The power of art

Art helps us more fully understand the world we live in – and what drives and motivates us as humans

I am constantly amazed by the power of art to make us stop and think about what is important. World-renowned British playwright Tom Stoppard’s latest play, Leopoldstadt, does just that.

This dazzling, devastating play about an extended Jewish family in the 20th century reminds us that hope helps us believe in the future, no matter how dark the past. Hope is a lifeline. It enables the persecuted to keep going in the face of adversity and powerlessness. It enables us to carry on believing that our fellow humans can change.

Hope inspires us to take action

As Charles Dickens, another celebrated chronicler of the human spirit, put it in Nicholas Nickleby:

“It is always something, to know you’ve done the most you could. But, don’t leave off hoping, or it’s of no use doing anything. Hope, hope to the last.”

Stoppard has taken action by writing Leopoldstadt. This gut-wrenching multi-generational saga is a stark reminder, if one were needed, that antisemitism never seems to go away.

The drama opens in a spirit of optimism in 1899. The large family of largely secular Jews loves life. They relish the cultural highs of the time, from music by Mahler to dazzling art by Gustav Klimt to Freud’s exciting new theories of the unconscious.

One leading member of the family is an avowed optimist. His name is Hermann, a baptised Jew married to a Catholic. He is forever telling friends and family that this is a good time for the Jewish community. He is convinced that complete assimilation is in their grasp.

He believes times are changing. He believes that historic antisemitism is in the past. He believes the future is bright.

Warning from the past

But the audience knows what’s coming. The spectre of the Holocaust looms over the family’s hopes and dreams.

Hermann’s optimism is heartbreaking.

The play takes us from Kristallnacht to the Second World War, in which 65,000 Austrians were murdered by the Nazis, and ends in 1955. Here’s where Tom Stoppard’s bravery as an artist and a man really kicks in.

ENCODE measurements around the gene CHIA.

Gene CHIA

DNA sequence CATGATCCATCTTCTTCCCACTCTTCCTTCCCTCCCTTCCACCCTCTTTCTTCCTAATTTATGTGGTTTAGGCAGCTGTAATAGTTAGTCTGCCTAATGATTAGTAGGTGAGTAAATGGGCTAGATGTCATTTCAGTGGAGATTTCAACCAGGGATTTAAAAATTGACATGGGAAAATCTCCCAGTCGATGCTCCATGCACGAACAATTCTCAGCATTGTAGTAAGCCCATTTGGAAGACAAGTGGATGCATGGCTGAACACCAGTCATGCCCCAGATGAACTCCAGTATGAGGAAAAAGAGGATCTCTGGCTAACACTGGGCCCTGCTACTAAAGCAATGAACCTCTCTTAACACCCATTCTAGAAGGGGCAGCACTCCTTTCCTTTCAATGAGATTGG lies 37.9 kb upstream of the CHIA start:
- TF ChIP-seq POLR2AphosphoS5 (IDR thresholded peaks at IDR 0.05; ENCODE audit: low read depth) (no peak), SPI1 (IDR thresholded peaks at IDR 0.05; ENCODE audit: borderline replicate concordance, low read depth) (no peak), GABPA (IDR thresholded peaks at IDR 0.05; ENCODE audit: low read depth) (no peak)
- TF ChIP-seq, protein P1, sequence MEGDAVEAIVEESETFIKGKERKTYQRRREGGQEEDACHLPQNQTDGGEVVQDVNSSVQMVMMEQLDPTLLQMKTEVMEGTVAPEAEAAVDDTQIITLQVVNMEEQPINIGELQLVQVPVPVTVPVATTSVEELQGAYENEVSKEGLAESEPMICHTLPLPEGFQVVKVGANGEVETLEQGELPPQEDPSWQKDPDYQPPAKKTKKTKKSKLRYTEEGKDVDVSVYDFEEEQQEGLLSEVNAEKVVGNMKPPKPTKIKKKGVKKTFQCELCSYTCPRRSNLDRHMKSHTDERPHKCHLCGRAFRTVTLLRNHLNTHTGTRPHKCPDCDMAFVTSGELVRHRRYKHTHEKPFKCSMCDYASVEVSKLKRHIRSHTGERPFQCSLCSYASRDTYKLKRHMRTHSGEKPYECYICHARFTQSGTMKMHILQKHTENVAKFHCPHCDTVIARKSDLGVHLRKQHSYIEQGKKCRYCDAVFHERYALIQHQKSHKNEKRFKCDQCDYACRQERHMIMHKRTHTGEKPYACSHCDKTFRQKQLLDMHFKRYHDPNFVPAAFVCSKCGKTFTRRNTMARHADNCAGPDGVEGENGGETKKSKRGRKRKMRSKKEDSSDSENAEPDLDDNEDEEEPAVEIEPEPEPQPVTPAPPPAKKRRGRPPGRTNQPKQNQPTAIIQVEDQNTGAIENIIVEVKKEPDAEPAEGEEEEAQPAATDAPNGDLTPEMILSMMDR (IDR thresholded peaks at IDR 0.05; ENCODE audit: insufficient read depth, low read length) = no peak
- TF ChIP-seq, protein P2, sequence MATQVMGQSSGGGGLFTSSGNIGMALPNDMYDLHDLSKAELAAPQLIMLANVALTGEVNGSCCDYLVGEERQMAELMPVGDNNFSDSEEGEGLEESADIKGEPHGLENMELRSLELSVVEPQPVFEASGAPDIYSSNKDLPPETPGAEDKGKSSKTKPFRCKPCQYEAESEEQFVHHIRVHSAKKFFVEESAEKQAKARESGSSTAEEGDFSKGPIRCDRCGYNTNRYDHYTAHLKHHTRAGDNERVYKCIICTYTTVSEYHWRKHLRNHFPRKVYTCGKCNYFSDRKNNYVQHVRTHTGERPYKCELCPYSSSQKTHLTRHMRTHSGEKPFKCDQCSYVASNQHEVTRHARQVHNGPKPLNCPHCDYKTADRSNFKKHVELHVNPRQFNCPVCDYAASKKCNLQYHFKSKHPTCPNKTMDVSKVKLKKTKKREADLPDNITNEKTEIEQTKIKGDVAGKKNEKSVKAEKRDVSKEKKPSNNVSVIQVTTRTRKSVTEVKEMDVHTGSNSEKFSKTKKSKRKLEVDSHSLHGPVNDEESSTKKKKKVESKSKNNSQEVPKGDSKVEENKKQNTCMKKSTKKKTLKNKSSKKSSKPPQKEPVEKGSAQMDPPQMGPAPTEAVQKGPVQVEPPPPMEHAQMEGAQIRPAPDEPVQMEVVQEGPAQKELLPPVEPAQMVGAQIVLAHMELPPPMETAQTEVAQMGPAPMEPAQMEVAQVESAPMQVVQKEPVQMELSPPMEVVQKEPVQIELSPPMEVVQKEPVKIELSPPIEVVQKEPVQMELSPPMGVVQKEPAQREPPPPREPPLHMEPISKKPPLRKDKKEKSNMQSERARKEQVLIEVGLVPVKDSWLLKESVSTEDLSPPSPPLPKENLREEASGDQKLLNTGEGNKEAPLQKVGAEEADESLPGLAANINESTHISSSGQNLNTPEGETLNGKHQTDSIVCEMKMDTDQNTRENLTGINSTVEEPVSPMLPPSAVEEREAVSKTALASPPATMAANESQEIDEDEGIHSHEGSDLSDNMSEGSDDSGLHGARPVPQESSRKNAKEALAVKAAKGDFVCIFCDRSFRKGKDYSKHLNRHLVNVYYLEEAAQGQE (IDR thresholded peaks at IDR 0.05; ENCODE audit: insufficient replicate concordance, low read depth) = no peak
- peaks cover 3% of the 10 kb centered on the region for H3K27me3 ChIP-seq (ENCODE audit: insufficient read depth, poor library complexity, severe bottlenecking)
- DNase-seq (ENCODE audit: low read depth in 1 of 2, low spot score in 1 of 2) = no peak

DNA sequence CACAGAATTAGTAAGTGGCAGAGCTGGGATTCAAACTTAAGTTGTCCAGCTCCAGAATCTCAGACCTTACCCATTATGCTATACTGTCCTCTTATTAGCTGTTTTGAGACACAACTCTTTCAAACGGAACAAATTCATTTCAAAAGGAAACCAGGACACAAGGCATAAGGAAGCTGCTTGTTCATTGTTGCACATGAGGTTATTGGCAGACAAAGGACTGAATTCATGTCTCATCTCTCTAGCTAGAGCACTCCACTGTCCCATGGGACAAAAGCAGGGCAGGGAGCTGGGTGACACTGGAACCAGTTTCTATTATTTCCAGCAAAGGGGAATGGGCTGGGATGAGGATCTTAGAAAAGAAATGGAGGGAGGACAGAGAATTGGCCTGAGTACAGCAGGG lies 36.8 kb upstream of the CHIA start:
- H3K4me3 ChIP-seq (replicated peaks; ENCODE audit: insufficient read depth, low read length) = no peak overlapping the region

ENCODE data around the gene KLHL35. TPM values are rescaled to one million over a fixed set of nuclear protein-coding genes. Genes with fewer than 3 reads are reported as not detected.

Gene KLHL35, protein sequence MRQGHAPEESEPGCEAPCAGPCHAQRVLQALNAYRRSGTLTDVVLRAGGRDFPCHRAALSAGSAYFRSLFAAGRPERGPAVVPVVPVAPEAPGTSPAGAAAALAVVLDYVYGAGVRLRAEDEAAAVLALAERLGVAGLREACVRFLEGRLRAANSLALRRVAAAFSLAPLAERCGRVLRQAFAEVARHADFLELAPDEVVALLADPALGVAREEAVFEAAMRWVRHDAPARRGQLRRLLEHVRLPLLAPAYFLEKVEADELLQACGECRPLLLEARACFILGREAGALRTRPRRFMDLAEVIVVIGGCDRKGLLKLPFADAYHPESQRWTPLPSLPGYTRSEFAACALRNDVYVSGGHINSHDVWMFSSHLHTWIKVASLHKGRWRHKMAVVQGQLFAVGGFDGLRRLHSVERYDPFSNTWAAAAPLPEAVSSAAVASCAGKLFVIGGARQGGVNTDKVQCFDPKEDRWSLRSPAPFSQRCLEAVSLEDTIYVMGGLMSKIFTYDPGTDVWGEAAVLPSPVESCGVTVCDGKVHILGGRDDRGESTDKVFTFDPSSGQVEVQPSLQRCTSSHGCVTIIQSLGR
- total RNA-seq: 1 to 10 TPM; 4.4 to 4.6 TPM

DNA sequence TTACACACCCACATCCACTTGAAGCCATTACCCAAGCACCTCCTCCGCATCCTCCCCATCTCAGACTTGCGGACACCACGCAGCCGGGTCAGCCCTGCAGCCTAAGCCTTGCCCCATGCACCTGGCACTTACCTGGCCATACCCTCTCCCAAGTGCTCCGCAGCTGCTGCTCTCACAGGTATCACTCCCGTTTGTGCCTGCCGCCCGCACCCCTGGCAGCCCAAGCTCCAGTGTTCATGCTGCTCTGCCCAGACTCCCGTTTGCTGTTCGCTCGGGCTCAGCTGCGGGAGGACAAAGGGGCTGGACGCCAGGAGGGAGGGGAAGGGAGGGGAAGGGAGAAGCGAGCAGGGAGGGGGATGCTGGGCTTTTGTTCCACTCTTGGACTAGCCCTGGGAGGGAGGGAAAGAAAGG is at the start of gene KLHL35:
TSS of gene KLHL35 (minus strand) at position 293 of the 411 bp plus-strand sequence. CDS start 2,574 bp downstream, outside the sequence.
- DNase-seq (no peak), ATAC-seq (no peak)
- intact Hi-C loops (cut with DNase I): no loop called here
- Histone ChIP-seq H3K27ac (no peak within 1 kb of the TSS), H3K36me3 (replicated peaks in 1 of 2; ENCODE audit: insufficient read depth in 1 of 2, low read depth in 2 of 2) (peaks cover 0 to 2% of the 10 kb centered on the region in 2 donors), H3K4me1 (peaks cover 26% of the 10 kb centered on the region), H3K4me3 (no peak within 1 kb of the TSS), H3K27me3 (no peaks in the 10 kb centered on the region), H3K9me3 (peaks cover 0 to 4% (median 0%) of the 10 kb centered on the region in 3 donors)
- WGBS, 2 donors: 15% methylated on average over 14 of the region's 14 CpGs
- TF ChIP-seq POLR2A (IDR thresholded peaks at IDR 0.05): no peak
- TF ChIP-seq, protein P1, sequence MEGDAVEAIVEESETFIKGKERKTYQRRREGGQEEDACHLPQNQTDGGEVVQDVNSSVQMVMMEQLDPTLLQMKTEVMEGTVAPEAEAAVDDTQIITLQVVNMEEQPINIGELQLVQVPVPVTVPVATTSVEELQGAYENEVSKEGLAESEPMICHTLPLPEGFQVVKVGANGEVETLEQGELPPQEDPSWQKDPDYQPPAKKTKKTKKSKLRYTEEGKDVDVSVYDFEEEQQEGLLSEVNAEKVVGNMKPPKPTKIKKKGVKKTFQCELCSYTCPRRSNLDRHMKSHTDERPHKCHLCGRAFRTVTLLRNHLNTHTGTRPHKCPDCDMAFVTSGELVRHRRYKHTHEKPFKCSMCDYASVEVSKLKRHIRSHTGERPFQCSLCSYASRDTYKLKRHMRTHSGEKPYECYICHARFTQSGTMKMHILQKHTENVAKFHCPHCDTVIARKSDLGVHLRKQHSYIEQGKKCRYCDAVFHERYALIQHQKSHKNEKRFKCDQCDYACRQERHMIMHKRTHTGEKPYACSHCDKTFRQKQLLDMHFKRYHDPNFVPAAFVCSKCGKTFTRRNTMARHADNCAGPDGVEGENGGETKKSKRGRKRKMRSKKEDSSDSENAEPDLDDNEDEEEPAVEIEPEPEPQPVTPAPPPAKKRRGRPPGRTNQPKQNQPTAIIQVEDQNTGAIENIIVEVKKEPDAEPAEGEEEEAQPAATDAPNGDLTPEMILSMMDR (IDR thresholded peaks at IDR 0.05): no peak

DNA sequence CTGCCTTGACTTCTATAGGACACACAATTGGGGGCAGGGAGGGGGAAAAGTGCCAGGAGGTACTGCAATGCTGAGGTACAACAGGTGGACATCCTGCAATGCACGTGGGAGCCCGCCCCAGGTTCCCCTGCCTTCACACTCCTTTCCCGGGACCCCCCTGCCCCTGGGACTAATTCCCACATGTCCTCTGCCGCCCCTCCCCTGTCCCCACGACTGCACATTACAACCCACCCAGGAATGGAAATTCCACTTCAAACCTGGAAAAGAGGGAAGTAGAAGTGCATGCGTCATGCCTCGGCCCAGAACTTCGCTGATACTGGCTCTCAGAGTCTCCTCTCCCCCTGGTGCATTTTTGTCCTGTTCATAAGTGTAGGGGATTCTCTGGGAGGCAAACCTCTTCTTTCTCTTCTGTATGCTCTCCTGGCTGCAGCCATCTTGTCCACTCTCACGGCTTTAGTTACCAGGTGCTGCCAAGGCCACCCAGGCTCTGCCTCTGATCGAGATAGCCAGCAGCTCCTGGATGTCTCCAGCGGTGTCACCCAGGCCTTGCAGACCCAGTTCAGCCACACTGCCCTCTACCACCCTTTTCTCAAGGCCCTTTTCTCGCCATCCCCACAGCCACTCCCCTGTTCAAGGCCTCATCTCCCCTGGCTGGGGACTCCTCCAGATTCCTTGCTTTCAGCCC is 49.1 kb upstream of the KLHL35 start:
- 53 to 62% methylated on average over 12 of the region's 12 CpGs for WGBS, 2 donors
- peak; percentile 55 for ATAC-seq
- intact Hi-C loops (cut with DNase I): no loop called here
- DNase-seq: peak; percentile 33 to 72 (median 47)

He uses this elegiac play to tell us the truth about his own past.

A young man takes centre stage at the end of the play. We’ve already met him earlier, as one of the bright children in Hermann’s extended family. He has grown up into an English gentleman and seems quite unaware of the fact of his Jewishness. He has put it behind him, or someone in his family has enabled him to do so.

Something very similar happened to Stoppard when he was growing up. Stoppard was born in Czechoslovakia. Both his parents were Jewish. To escape the Nazis, Stoppard’s parents fled with their children to Singapore. After the Japanese invaded, Stoppard’s mother fled once again, this time to India. Stoppard’s father was to follow, but was killed in a bombing raid while trying to escape by ship.

Keeping secrets

Stoppard’s mother later married an Englishman and the couple brought their children up in middle-class English society. Their mother hid the fact of the family’s Jewish identity from the children.

Tom Stoppard is now 83 years old. Growing up, the young Tom knew only that his father was Jewish. Every now and then he would ask his mother if they were all Jewish.

“I once asked my mother to write down what she remembered and she said ‘wrongly or rightly, I decided to draw a line and never looked back’. So she never practised as a Jew.”

When Stoppard was in his late fifties one of his mother’s Czech relatives confirmed his Jewish identity. Only then did the famous playwright discover that all four of his grandparents and his mother’s sisters had been killed in the Holocaust.

Stoppard has said: “The thing that I feel I still need to explain to myself, let alone to anyone else, is that I didn’t go up to [my mother] and say, ‘what is all this about then?’ I felt she would feel I was rebuking her.”

Regret

“She had her own reasons for not talking about it. And so we never did talk about it in any comprehensive or deep way, which I think I regret now.”

Leopoldstadt is Stoppard’s way of talking about it now. It’s his way of reminding us of the horrors of the Holocaust and of what humans are capable.

It reminds us that people still have to hide the truth about who they are.

A survey, conducted by the Campaign Against Antisemitism and King’s College London at the beginning of 2021, found that almost half of British Jews avoided displaying any outward signs of their Jewishness, such as a Star of David or a kippah (skullcap).

That’s something we need to talk about. No one should have to hide their identity or their beliefs.

We need to keep talking, lest we forget.

Whether it’s a play or a novel or a painting, art helps us do just that.

  • Leopoldstadt is screening in cinemas nationwide from January 27, 2022 – see ntlive.com for tickets

Bruno Wang

Bruno Wang Productions

 

 

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